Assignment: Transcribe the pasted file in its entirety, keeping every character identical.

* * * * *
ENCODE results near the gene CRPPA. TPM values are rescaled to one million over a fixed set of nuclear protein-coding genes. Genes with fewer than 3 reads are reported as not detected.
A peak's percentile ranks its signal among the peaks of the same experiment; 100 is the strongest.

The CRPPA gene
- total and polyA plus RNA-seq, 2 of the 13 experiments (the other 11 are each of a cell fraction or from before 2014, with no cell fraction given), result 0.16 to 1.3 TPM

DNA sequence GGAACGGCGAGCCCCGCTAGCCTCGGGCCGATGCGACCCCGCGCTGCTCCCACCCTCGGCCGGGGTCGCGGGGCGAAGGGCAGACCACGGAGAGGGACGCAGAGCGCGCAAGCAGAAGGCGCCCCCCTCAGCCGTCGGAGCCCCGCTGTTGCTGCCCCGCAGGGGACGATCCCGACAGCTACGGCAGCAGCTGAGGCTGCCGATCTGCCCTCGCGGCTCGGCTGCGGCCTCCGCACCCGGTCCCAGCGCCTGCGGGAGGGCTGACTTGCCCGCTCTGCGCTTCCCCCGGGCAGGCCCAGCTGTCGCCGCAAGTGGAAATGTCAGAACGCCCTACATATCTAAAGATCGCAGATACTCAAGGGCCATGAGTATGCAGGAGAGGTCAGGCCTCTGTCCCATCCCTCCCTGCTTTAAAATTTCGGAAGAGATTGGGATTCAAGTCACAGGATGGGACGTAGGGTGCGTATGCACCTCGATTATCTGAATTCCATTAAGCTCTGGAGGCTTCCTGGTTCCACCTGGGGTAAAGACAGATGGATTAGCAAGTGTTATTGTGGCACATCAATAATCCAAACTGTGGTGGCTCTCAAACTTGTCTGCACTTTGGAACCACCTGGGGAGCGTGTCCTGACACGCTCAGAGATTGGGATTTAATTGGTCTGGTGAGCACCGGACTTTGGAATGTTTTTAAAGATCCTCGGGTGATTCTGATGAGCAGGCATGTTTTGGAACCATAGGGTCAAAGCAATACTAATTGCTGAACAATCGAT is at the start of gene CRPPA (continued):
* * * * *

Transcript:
ENCODE results near the gene CRPPA. TPM values are rescaled to one million over a fixed set of nuclear protein-coding genes. Genes with fewer than 3 reads are reported as not detected.
A peak's percentile ranks its signal among the peaks of the same experiment; 100 is the strongest.

The CRPPA gene
- total and polyA plus RNA-seq, 2 of the 13 experiments (the other 11 are each of a cell fraction or from before 2014, with no cell fraction given), result 0.16 to 1.3 TPM

DNA sequence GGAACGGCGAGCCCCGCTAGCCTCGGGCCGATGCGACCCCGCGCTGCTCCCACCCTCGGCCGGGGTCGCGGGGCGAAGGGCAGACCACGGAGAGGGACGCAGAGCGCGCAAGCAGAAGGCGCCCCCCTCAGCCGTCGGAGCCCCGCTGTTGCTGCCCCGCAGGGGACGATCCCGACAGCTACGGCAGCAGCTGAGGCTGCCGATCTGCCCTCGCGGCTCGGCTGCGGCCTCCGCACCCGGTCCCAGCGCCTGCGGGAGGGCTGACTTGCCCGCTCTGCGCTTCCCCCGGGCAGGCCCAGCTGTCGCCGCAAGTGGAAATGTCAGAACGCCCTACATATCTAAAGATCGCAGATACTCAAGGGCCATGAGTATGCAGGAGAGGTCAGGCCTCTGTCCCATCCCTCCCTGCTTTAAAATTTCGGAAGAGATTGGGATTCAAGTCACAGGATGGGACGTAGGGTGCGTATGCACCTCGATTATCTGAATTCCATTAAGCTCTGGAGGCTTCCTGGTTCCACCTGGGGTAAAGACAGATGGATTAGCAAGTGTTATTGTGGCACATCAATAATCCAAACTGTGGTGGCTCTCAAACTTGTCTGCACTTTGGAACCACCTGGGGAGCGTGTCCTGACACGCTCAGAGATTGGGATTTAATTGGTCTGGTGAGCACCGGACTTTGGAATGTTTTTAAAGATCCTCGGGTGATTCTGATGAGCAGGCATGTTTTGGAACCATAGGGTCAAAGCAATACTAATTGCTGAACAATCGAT is at the start of gene CRPPA (continued):